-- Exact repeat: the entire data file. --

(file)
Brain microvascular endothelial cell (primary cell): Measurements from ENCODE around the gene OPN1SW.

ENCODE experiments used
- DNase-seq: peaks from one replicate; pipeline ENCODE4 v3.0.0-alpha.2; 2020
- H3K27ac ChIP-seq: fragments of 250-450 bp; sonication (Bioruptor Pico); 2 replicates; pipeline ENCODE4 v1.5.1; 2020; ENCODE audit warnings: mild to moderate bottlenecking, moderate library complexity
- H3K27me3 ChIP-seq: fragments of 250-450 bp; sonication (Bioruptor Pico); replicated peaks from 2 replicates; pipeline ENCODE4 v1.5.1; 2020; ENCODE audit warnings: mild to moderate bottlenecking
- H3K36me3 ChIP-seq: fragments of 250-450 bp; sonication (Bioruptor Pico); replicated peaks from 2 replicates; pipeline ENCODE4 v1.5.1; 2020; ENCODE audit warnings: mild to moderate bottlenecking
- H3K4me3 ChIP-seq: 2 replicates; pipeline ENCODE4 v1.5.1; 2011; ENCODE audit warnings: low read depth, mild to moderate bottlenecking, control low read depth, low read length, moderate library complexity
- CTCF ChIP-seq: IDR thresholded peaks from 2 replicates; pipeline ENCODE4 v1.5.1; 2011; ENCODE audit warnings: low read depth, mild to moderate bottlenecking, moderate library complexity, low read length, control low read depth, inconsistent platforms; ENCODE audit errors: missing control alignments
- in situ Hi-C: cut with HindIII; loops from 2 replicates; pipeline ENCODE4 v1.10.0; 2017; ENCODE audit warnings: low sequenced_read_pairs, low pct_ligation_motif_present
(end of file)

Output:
Brain microvascular endothelial cell (primary cell): Measurements from ENCODE around the gene OPN1SW.

ENCODE experiments used
- DNase-seq: peaks from one replicate; pipeline ENCODE4 v3.0.0-alpha.2; 2020
- H3K27ac ChIP-seq: fragments of 250-450 bp; sonication (Bioruptor Pico); 2 replicates; pipeline ENCODE4 v1.5.1; 2020; ENCODE audit warnings: mild to moderate bottlenecking, moderate library complexity
- H3K27me3 ChIP-seq: fragments of 250-450 bp; sonication (Bioruptor Pico); replicated peaks from 2 replicates; pipeline ENCODE4 v1.5.1; 2020; ENCODE audit warnings: mild to moderate bottlenecking
- H3K36me3 ChIP-seq: fragments of 250-450 bp; sonication (Bioruptor Pico); replicated peaks from 2 replicates; pipeline ENCODE4 v1.5.1; 2020; ENCODE audit warnings: mild to moderate bottlenecking
- H3K4me3 ChIP-seq: 2 replicates; pipeline ENCODE4 v1.5.1; 2011; ENCODE audit warnings: low read depth, mild to moderate bottlenecking, control low read depth, low read length, moderate library complexity
- CTCF ChIP-seq: IDR thresholded peaks from 2 replicates; pipeline ENCODE4 v1.5.1; 2011; ENCODE audit warnings: low read depth, mild to moderate bottlenecking, moderate library complexity, low read length, control low read depth, inconsistent platforms; ENCODE audit errors: missing control alignments
- in situ Hi-C: cut with HindIII; loops from 2 replicates; pipeline ENCODE4 v1.10.0; 2017; ENCODE audit warnings: low sequenced_read_pairs, low pct_ligation_motif_present